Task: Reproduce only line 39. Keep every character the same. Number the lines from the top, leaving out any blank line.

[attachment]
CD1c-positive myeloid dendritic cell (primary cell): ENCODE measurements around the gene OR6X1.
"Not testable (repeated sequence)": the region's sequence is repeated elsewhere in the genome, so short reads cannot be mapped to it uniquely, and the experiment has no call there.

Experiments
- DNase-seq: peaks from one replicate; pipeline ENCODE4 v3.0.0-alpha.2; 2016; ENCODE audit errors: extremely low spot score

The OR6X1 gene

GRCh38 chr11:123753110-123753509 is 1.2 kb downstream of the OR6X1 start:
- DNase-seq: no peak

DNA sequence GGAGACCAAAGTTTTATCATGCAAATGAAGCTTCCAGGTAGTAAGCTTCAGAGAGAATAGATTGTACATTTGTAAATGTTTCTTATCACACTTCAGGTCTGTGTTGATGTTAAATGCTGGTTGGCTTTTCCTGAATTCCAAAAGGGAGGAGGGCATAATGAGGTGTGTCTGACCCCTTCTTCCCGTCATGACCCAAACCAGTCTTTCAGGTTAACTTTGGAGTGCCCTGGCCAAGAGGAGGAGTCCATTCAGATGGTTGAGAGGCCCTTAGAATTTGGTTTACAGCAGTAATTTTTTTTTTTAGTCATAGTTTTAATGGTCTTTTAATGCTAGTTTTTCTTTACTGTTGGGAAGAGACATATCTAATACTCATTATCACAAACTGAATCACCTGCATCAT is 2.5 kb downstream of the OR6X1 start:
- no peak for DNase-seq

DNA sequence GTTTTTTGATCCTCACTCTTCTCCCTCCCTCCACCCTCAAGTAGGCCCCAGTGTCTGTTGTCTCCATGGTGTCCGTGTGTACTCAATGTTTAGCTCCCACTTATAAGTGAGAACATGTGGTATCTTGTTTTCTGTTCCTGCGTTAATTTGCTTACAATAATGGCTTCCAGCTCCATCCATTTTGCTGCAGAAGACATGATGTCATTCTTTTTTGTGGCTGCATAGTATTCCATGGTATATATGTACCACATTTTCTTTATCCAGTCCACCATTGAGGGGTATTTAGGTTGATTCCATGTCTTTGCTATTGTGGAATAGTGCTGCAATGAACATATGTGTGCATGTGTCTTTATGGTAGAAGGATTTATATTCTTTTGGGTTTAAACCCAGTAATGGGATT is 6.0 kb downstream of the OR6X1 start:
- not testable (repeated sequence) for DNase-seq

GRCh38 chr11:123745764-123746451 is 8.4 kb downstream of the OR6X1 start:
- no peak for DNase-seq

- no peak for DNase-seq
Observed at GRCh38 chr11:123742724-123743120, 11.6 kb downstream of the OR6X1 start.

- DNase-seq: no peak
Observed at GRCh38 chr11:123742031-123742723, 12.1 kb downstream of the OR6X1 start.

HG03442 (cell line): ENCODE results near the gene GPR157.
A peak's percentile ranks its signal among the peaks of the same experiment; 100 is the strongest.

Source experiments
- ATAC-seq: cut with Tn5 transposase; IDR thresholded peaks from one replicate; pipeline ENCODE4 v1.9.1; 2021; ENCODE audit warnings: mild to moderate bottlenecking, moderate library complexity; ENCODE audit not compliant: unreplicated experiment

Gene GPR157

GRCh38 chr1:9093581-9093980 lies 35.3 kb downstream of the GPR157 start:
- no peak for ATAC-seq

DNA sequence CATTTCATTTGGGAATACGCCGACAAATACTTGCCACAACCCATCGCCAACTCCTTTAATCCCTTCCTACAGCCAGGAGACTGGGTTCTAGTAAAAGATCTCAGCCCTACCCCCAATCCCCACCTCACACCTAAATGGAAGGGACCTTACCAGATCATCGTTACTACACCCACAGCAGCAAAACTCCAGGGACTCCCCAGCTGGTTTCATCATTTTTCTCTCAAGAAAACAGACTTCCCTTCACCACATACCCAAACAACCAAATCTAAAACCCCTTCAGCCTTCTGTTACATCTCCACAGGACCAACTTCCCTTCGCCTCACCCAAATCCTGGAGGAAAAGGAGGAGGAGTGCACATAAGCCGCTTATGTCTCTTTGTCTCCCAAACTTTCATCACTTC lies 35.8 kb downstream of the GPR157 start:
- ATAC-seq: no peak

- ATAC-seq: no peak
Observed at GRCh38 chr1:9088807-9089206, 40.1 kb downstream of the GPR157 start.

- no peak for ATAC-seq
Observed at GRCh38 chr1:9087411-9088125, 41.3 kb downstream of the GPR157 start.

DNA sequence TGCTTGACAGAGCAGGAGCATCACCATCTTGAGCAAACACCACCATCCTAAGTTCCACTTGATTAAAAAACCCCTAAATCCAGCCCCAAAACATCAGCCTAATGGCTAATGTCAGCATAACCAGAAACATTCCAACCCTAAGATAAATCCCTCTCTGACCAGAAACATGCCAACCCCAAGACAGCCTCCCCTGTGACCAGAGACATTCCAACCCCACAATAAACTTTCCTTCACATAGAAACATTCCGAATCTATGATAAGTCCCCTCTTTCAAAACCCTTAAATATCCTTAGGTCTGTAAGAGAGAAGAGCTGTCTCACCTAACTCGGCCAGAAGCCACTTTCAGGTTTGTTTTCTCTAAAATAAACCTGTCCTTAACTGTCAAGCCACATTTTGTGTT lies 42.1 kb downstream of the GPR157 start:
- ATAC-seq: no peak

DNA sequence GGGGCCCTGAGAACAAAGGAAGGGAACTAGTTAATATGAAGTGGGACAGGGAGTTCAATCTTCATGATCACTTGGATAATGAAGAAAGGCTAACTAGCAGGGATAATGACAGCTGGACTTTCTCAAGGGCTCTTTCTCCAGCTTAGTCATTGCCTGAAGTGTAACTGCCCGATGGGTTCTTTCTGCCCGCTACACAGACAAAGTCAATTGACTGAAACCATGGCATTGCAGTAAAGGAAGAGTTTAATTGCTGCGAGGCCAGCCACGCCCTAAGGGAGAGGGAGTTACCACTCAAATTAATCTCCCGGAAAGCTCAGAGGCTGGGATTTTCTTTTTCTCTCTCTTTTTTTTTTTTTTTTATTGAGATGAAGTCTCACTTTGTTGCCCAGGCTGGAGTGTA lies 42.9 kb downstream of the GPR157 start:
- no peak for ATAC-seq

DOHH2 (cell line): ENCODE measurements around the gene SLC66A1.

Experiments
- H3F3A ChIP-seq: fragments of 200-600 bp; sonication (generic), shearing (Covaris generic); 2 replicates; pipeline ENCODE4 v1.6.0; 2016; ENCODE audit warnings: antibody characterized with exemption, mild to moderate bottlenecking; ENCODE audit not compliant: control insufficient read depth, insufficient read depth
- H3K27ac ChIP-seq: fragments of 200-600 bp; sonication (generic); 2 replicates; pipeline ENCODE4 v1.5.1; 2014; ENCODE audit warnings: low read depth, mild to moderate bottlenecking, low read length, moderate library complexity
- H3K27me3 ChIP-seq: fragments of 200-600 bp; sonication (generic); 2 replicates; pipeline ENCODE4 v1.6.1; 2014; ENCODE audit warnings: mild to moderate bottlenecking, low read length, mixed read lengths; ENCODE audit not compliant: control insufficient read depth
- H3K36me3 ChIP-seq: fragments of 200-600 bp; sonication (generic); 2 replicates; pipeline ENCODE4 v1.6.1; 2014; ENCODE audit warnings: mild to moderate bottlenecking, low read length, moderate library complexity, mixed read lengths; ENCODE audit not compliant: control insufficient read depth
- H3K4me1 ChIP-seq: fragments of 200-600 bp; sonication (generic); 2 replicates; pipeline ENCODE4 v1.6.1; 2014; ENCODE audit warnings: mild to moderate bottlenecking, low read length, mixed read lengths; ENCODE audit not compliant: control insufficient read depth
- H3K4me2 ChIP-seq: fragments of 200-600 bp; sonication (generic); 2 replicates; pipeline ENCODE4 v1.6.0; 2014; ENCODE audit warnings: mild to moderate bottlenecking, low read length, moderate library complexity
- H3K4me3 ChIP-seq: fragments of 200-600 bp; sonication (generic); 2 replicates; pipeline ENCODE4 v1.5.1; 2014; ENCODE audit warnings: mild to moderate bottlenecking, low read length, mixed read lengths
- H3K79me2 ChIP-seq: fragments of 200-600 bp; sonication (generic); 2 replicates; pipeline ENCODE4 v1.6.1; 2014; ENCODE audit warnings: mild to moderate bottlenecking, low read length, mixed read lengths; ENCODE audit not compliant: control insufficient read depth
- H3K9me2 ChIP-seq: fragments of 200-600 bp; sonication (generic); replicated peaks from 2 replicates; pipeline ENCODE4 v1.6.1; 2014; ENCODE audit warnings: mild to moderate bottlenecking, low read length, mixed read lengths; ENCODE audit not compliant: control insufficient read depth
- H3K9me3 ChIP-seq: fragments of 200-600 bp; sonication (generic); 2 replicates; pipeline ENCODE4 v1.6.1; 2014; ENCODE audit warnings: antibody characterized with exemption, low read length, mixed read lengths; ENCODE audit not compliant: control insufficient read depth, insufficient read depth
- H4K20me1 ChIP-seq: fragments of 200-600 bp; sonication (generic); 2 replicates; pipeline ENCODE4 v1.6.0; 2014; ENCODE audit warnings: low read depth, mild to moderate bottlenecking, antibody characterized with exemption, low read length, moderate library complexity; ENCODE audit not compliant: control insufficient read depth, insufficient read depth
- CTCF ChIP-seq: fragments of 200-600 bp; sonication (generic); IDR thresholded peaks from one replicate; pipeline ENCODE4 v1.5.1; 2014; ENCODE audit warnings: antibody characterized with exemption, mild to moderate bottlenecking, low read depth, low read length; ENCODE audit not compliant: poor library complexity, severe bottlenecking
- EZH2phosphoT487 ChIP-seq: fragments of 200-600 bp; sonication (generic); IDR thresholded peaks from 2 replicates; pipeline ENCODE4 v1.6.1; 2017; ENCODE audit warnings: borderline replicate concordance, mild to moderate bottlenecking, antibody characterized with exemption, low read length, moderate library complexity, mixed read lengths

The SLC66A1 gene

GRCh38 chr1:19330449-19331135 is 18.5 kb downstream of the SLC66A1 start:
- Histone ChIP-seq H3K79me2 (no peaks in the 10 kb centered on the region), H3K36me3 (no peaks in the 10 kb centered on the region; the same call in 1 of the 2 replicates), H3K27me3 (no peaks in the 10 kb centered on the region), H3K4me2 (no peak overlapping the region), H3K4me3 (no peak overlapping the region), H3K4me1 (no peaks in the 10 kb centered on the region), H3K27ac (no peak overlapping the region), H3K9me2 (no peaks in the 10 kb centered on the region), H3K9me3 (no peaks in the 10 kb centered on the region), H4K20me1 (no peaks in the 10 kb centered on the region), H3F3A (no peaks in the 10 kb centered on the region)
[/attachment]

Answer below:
- H3K27me3 ChIP-seq: fragments of 200-600 bp; sonication (generic); 2 replicates; pipeline ENCODE4 v1.6.1; 2014; ENCODE audit warnings: mild to moderate bottlenecking, low read length, mixed read lengths; ENCODE audit not compliant: control insufficient read depth